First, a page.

Walter Ediriweera My father, my hero, my teacher Three months have gone, since the day my beloved Thathi (father) passed away, leaving our family with a profound sense of sadness and deep shock. Thathi passed away unexpectedly on March 6 while he was being treated for his illness at a private hospital, in Colombo. Though [...]




Walter Ediriweera

My father, my hero, my teacher

Three months have gone, since the day my beloved Thathi (father) passed away, leaving our family with a profound sense of sadness and deep shock. Thathi passed away unexpectedly on March 6 while he was being treated for his illness at a private hospital, in Colombo. Though he was undergoing treatment for a few years, he was capable of managing his work at home and had the grit and determination to move on.

During his illness, I was always at his side, ensuring that due medical care was being provided by the doctors and other medical staff, on time. As a result Thathi, did not experience any complexities during his time of ill health and I was pleased to see him leading a peaceful retired life.

As a learned person, he gained much respect in the financial sector especially amongst professionals in the leasing and hire purchase industry for his wealth of knowledge, expertise, experience and commitment to uplift the profession. He held the Chairmanship of the Finance Houses Association and also the post of Secretary of the Leasing Association during his career. With the help of a few of his reputed colleagues in the industry, Thathi was instrumental in establishing the Sri Lanka Institute of Credit Management and was also one of the most sought after “resource persons” (lecturer) to conduct seminars, for those in the Finance & Leasing industry.

His dedication to his employers was recognised and appreciated by his superiors and peers. He was much loved and respected for his integrity, guidance, wisdom and even after his demise, his assistants and colleagues and those who have dealt with him speak of his legacy of honesty and transparency and recall their relationship with pleasant memories.

In spite of his busy career, he always had time for his family. His sudden demise has created an emptiness in me as he was my “guiding star” from my childhood days. Thathi and I had a special bond and a close relationship which cannot be explained in words and I feel he is still with me, guiding me on the righteous path of life. When I had questions, Thathi would always answer them. It was like a ritual for Thathi and I to have dinner together and ponder over things that transpired during the day. He always used to wait for his “Putha” to come home after work to enjoy his meal and if I did get late, he used to still wait for me to turn up at his bedside and say good-night to him. Whenever I travelled out of Colombo, he would be worried and keep calling every half an hour, until I reached my destination.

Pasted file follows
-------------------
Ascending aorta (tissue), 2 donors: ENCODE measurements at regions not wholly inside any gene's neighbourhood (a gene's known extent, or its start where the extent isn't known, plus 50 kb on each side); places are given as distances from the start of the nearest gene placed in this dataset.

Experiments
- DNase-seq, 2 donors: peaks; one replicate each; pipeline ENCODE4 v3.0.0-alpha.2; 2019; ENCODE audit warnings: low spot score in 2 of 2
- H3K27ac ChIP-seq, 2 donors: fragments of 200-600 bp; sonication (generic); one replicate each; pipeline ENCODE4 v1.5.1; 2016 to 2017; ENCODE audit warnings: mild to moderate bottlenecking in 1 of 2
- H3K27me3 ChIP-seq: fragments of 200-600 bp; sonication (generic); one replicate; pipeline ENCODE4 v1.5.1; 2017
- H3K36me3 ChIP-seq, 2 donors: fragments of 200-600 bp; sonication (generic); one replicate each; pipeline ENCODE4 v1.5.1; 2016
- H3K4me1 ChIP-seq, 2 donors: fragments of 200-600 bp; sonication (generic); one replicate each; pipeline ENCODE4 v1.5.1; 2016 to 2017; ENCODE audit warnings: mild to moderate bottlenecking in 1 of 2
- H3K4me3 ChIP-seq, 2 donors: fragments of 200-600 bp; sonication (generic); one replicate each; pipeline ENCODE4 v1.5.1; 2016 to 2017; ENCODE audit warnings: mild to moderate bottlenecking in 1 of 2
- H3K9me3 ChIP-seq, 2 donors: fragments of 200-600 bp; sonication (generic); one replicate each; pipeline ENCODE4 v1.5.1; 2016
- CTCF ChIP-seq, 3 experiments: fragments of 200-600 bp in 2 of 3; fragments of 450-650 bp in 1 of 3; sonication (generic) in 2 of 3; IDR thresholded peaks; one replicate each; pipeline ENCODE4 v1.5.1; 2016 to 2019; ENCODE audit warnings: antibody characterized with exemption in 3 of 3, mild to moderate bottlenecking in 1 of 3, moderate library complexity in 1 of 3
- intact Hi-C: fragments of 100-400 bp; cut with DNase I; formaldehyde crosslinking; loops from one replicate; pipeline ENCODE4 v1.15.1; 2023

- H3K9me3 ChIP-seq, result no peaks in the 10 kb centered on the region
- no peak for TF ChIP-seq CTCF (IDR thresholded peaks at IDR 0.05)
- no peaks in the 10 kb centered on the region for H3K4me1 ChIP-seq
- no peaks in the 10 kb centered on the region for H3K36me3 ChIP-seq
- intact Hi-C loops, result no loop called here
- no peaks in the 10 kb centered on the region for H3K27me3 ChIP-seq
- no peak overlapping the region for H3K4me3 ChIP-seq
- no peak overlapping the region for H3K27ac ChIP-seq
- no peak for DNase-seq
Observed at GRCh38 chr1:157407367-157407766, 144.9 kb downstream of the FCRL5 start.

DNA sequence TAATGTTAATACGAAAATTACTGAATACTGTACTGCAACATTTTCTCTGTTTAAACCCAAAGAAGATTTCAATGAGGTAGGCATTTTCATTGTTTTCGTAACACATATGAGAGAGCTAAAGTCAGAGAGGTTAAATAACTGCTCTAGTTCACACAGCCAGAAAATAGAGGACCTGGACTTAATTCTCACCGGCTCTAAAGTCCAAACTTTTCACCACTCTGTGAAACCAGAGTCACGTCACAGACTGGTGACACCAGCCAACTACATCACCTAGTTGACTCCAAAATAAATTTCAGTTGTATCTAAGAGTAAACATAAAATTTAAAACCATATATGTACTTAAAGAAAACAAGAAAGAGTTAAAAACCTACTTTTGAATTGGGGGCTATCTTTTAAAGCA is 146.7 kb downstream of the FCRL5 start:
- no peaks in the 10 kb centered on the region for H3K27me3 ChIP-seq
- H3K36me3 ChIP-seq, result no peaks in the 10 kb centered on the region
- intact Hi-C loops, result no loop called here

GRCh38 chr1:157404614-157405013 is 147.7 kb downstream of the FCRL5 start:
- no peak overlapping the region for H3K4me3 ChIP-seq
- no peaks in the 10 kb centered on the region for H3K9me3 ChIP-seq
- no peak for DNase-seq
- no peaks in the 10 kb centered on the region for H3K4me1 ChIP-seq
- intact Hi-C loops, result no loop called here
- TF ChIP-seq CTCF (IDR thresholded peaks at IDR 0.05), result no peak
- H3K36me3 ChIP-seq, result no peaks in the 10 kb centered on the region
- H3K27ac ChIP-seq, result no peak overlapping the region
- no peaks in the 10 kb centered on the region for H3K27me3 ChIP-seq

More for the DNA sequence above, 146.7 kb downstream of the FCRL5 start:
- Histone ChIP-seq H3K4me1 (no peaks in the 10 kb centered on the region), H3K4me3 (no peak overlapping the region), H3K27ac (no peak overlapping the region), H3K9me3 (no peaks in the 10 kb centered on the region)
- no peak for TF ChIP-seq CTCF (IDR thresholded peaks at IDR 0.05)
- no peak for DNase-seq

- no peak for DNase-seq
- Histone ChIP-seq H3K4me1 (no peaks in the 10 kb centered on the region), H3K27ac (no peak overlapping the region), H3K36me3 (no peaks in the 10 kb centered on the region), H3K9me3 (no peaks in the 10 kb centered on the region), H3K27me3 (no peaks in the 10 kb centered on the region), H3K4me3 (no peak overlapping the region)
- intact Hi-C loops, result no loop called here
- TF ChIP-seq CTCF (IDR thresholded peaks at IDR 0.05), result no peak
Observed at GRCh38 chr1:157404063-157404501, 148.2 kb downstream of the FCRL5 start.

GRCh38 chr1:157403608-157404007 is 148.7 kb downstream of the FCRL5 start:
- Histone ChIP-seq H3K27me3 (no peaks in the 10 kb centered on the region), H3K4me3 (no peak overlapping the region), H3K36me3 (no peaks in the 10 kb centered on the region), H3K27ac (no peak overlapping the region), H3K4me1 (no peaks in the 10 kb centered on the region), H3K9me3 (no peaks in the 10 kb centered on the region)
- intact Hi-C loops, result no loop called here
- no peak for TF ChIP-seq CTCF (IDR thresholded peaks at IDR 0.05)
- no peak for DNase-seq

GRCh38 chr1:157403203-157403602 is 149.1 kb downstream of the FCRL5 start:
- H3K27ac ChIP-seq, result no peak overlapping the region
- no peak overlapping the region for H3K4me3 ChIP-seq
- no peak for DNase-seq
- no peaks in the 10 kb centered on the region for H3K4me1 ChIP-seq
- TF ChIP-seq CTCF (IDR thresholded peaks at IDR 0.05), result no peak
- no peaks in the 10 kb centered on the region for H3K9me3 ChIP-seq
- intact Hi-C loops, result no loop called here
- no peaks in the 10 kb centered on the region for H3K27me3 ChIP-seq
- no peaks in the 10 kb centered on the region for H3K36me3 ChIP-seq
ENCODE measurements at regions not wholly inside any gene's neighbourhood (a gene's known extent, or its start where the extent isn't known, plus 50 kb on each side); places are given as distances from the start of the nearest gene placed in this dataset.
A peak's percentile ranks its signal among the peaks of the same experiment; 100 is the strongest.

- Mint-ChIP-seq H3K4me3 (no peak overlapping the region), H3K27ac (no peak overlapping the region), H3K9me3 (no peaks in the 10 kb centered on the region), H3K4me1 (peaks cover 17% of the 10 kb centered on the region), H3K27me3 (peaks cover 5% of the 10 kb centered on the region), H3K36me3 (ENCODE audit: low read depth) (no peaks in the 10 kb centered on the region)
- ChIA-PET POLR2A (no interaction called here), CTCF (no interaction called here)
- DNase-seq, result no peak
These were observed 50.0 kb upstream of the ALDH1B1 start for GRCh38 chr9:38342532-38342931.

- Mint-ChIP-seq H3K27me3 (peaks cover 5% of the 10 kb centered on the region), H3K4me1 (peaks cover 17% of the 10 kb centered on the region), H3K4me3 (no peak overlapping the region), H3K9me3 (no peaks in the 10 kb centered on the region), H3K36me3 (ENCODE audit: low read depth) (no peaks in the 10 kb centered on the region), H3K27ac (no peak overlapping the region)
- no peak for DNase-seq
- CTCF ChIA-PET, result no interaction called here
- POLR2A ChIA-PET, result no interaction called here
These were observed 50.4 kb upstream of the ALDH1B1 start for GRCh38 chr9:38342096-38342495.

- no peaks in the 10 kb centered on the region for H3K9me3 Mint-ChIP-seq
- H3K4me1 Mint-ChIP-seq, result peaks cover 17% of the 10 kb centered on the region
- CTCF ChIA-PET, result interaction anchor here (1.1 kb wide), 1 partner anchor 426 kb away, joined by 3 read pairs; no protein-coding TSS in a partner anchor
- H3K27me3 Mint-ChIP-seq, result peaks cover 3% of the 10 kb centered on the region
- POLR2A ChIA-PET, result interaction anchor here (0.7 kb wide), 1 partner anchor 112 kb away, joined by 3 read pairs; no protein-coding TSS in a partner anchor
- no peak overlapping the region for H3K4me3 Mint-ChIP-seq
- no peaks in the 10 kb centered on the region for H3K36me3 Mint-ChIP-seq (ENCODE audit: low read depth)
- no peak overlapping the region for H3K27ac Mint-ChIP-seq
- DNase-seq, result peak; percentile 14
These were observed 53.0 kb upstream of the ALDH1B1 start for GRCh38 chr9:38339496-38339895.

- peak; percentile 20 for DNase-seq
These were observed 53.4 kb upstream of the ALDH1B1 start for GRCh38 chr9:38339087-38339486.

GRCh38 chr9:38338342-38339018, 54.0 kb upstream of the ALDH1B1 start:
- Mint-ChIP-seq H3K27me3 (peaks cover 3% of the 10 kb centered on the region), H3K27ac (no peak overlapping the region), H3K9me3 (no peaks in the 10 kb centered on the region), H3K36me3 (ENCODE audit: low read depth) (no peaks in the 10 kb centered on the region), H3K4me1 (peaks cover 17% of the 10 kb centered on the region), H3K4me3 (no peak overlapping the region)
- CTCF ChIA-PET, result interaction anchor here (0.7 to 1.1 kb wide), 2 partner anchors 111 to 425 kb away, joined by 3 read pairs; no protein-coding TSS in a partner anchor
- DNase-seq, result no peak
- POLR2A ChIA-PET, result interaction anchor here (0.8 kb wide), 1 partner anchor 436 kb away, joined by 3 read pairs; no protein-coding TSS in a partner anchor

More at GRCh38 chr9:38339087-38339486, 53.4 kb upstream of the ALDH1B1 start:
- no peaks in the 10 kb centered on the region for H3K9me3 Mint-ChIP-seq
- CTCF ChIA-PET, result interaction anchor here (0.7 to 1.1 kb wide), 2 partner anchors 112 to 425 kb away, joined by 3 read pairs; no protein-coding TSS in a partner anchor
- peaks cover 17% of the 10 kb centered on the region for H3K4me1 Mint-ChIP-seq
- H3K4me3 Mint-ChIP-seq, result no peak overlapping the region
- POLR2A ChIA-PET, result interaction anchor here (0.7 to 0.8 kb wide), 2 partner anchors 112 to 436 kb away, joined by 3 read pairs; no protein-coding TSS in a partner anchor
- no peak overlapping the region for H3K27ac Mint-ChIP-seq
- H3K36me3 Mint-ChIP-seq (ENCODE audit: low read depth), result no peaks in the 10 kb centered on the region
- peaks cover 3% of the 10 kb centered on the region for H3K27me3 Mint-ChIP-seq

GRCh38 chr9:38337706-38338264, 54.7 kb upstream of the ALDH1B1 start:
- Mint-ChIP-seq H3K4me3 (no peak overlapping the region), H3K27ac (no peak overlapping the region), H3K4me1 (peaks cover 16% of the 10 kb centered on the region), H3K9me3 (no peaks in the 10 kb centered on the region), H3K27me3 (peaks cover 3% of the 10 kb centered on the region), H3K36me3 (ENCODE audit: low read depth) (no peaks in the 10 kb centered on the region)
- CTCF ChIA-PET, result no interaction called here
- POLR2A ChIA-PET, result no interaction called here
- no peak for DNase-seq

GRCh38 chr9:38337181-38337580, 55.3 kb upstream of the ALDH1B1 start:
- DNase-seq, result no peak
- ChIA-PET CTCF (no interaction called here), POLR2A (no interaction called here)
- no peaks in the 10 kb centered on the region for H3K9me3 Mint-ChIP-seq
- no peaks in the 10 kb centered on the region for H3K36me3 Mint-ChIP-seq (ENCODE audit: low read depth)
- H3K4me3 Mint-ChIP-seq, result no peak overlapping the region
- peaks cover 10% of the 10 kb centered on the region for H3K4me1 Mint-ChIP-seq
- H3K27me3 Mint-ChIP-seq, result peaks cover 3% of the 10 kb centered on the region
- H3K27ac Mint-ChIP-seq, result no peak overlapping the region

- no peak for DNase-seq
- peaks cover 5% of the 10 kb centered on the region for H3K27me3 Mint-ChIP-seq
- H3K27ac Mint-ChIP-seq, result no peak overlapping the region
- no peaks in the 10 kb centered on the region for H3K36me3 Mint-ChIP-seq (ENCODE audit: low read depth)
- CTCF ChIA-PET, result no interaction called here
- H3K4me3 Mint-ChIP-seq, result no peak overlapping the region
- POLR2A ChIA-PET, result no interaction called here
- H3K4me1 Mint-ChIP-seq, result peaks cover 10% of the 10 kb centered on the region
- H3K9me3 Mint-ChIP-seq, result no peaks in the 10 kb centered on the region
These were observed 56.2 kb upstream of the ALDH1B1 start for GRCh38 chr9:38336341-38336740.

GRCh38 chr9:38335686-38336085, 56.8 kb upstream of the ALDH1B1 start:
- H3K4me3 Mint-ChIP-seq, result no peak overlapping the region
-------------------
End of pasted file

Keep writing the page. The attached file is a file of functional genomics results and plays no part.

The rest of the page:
He was very helpful to his relatives and whenever they needed his assistance, was ever willing to help them and was happy to see them doing well in their personal lives. He gained immense pleasure in assisting all who sought his professional advice and his loss is still being felt not only by his family but by his friends, colleagues and assistants.

After the funeral, I realised that not only had I lost a parent but my hero and teacher as well. Just two days prior to his death, he called me from his hospital bed and said that he really loves me and he also knows, that I love him a lot too.

My dear Thathi, I will never be the same as I was before and I feel as if I am incomplete without you. We shared memories that nobody else shared, which means you knew me differently than anyone else.  We were a close knit family and you and Amma had a happy married life of 52 years together. Now,when it gets dark in the evenings, Amma and I stare at the chair in the living room and miss your words of wisdom. During the past few years, you have been telling me that according to Lord Buddha’s teachings, one day we need to leave this world in order to escape samsara and attain nirvana! However, the past three months have been hard for me as I realised that, when someone you love dies, that part of you dies as well.When you left us, I used to cry because of the void left by your death but now I have gradually realized, it is easier to smile at the memories. Several years ago you told me the day you pass away to cremate you within 24 hours which was done according to your last wish.